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ERIC Number: ED561949
Record Type: Non-Journal
Publication Date: 2014-Oct
Pages: 30
Abstractor: ERIC
Reference Count: 18
Making College Possible for Low-Income Students: Grant and Scholarship Aid in California
Johnson, Hans
Public Policy Institute of California
Improving college access and completion is vital to California's economic well-being. Public Policy Institute of California (PPIC) projections show that the state will need one million more college graduates with a bachelor's degree by 2025 in order to satisfy labor force demand. As the costs of attending college have grown, grant and scholarship assistance for students has become increasingly necessary to make college accessible and affordable. This is especially true in California, where a majority of students come from low-income families (almost 60 percent of the state's K-12 students qualify for free and reduced-price lunch programs). Were it not for grants and scholarships, many low-income students would be unable to participate in the higher education system. In this study, the author examines the role of grant and scholarship aid in California in making college more accessible and in helping students complete college. He finds that: (1) For many low-income students, college would not be possible without grant and scholarship aid, which has helped offset increases in tuition; (2) Students who receive grants and scholarships are more likely to earn a bachelor's degree than otherwise similar students. These findings hold even after controlling for institutional characteristics and student characteristics, including high school grade point average and family income; (3) Performance-based grants do not seem to have greater effects than other types of grants, largely because students already must meet institutional academic requirements to remain enrolled in college; and (4) An important role of aid is that it can induce students to attend four-year colleges rather than community colleges. Students are much more likely to earn a degree if they first enroll at a four-year college. Research has shown that grants and scholarships help students persist in their education and graduate from college. Financial assistance enables and encourages students to focus on their coursework, rather than attending school part-time and working part-time jobs to finance their education. Grants and scholarships also enable many of these students to attend four-year colleges, which have higher completion rates than community colleges. [The author had research support from Kevin Cook and Marisol Cuellar-Mejia. For the technical appendices to this study, "Making College Possible for Low-Income Students: Grant and Scholarship Aid in California. Technical Appendices," see ED561950.]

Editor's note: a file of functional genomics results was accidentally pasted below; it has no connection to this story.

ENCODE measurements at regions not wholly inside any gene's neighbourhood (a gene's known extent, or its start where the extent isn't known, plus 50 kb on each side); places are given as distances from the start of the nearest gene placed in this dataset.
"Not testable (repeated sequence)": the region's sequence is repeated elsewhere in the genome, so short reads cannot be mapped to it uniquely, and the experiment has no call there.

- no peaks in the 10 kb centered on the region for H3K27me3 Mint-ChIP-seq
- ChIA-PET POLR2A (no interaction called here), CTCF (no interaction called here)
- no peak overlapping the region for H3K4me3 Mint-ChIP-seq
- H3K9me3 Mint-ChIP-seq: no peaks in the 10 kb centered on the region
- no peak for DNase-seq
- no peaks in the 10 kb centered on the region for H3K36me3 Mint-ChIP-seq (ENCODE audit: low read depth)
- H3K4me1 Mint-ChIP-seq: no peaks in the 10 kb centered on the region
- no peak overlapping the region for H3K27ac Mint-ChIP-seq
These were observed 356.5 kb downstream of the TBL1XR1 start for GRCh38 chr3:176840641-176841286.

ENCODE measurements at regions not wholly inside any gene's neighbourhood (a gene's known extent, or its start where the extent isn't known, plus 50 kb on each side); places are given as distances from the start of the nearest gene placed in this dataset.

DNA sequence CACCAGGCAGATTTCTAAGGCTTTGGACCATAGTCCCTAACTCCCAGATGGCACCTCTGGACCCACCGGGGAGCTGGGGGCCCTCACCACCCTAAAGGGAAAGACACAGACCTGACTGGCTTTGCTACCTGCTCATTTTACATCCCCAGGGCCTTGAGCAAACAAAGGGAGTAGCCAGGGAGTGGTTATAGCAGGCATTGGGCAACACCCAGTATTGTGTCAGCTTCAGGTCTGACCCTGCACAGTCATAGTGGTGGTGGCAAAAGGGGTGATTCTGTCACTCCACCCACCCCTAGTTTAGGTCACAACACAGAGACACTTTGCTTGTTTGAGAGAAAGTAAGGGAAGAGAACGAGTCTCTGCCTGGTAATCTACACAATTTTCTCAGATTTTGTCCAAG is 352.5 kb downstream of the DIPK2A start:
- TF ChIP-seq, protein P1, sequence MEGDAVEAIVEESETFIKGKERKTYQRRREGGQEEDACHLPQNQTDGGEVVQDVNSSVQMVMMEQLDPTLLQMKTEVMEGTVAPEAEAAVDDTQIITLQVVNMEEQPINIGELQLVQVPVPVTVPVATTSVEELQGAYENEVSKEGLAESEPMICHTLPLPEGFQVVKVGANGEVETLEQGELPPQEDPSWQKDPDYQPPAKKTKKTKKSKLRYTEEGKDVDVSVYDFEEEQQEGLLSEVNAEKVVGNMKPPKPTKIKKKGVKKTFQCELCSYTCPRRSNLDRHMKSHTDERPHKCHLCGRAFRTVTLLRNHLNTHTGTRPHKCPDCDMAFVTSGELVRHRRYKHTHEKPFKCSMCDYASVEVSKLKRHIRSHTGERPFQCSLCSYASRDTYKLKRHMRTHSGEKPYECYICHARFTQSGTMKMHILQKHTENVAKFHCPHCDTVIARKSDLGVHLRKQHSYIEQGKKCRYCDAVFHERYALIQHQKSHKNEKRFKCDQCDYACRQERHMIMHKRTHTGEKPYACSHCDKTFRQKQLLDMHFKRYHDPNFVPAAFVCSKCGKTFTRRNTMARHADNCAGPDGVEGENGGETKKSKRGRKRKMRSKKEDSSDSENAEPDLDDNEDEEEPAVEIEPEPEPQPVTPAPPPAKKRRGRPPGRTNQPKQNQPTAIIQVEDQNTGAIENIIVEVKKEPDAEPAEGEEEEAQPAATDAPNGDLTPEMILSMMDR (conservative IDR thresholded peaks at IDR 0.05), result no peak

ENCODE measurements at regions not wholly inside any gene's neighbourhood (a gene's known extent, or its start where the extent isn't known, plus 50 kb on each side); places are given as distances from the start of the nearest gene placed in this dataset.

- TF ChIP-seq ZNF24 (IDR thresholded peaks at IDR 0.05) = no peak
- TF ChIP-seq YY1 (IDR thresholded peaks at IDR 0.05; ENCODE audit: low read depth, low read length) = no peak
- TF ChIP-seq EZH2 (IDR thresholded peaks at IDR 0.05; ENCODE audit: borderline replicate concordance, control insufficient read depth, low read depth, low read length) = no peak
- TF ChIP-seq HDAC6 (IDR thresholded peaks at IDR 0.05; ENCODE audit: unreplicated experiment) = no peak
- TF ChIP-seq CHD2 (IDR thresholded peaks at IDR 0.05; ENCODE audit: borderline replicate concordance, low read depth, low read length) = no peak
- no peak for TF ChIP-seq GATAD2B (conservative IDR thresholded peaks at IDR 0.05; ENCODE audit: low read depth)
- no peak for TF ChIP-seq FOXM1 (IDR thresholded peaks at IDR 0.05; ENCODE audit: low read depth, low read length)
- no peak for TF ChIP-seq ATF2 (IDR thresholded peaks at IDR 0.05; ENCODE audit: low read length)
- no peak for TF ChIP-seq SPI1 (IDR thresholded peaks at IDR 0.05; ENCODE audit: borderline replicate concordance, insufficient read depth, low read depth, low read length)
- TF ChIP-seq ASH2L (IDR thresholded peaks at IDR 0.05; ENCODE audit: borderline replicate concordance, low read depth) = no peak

Public Policy Institute of California. 500 Washington Street Suite 800, San Francisco, CA 94111. Tel: 415-291-4400; Fax: 415-291-4401; Web site:
Publication Type: Reports - Research
Education Level: Higher Education; Postsecondary Education
Audience: N/A
Language: English
Sponsor: College Access Foundation of California; Donald Bren Foundation
Authoring Institution: Public Policy Institute of California
Identifiers - Location: California